Tough to cover out of his breaks
Constantly gains separation
Can stretch the field
Polished, well-rounded receiver
Very good run-after-catch ability
Can make tough, contested receptions
Adept at finding soft spots in zone
Pure football player
Ready to compete quickly
Special teams ability as a returner and in coverage
Lacks elite size
Lacks elite speed
Had a concussion during his junior season
Can he separate from press man by big NFL corners?
Can he make contested catches from big NFL corners?
Jared Abbrederis has been one of the best wide receivers in the Big 10 over the previous three years. Abbrederis was the big-play receiver for Russell Wilson, but was held back by poor quarterback play after Wilson left, yet he still was a playmaker.
Abbrederis had fewer receptions than No. 1 receiver Nick Toon in 2011, yet he topped Toon in yardage. Abbrederis caught 55 passes for 933 yards and eight touchdowns. Abbrederis also returned punts and averaged 16 yards per return.
Abbrederis missed some time with a concussion as a junior, and Wisconsin felt his absence. He totaled 49 receptions for 837 yards and five touchdowns in 2012.
As a senior, Abbrederis was excellent for Wisconsin. He had 78 catches for 1,081 yards with seven touchdowns. He produced despite spotty quarterback play from Joel Stave and the Badgers' inclination to run the ball. There were many plays where Abbrederis was wide open for long touchdowns, but Stave was unable to deliver the ball. If Abbrederis had a decent quarterback, he would have had double-digit touchdowns and about 1,500 yards. Abbrederis torched Bradley Roby and Ohio State for 10 receptions, 207 yards and a touchdown.
There is a lot to like about Abbrederis as a receiver. He constantly gets open for his quarterback, as he is sudden out of his breaks with quickness to get separation from cornerbacks. Abbrederis is in the running for the best route-runner in this draft class. He has reliable hands and is fast enough to challenge defenses in the deep part of the field. He had deep speed in college and should be fast enough to be dangerous in the NFL.
Abbrederis would fit best as a slot receiver who also can line up outside in some packages. Abbrederis will have some size over many nickel corners and should give them a lot of trouble on underneath routes along with going deep. Abbrederis will also be a special-teams contributor and could return punts.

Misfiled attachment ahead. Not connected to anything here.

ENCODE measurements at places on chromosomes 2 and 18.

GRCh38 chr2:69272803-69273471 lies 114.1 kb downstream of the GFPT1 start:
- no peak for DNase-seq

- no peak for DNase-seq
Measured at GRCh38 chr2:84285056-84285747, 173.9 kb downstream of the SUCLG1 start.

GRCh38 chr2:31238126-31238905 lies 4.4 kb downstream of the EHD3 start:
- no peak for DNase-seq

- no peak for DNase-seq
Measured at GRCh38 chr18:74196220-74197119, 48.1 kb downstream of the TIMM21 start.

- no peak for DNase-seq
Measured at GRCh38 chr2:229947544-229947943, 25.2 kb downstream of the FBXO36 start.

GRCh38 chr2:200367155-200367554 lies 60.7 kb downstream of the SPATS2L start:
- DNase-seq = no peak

There will probably be many receivers selected ahead of Abbrederis, but it wouldn't be surprising if he ends up being a steal. Abbrederis looks like a second-day pick and most likely a third-rounder.
Player Comparison: Harry Douglas.
I could see Abbrederis being a receiver similar to Douglas, but better. Both Abbrederis and Douglas are fast enough to make plays downfield. Douglas (6-0, 183) is similar size to Abbrederis and has developed into being a good slot receiver. Douglas topped 1,000 yards for the first time in his career last year after being a third-round pick. Abbrederis also could be a third-rounder. Abbrederis easily end up being better than Douglas, but his floor could be a player similar to Douglas.
Detroit, New York Jets, Baltimore, Tampa Bay, Cleveland, Philadelphia, Carolina, San Francisco, Indianapolis
There are a lot of teams that could consider Abbrederis in the second or third round. The 49ers could use Abbrederis to help build up their receiving corps. San Francisco has a lot of extra picks, so it could target Abbrederis with one of its second-day picks.
Philadelphia could snatch Abbrederis. Chip Kelly likes intelligent receivers who have some size and run-after-the-catch ability.
Detroit and Tampa Bay are two teams early in the second round in need of receivers. Abbrederis would be a nice complement to Calvin Johnson, and the Lions could consider Abbrederis in the third even if they take a receiver in the first round. The Bucs need a third receiver, plus Vincent Jackson is aging. However, Tampa Bay is without their third-round pick, and early in the second round could be too rich for Abbrederis.
Cleveland also could target Abbrederis on Day 2 as a No. 2 receiver to go with Josh Gordon.
Both the Jets and Ravens need some receiving weapons for their quarterbacks. The Ravens never replaced Anquan Boldin adequately, while New York is lacking receiving weapons for Geno Smith.
Both the Panthers and Colts are in need of some long-term wideouts for their franchise quarterbacks. Carolina needs an upgrade at receiver, and Steve Smith may not be around much longer. Ditto for Reggie Wayne. Indianapolis could use a young receiver with size to pair with T.Y. Hilton. Abbrederis would be a good fit in Carolina or Indianapolis.
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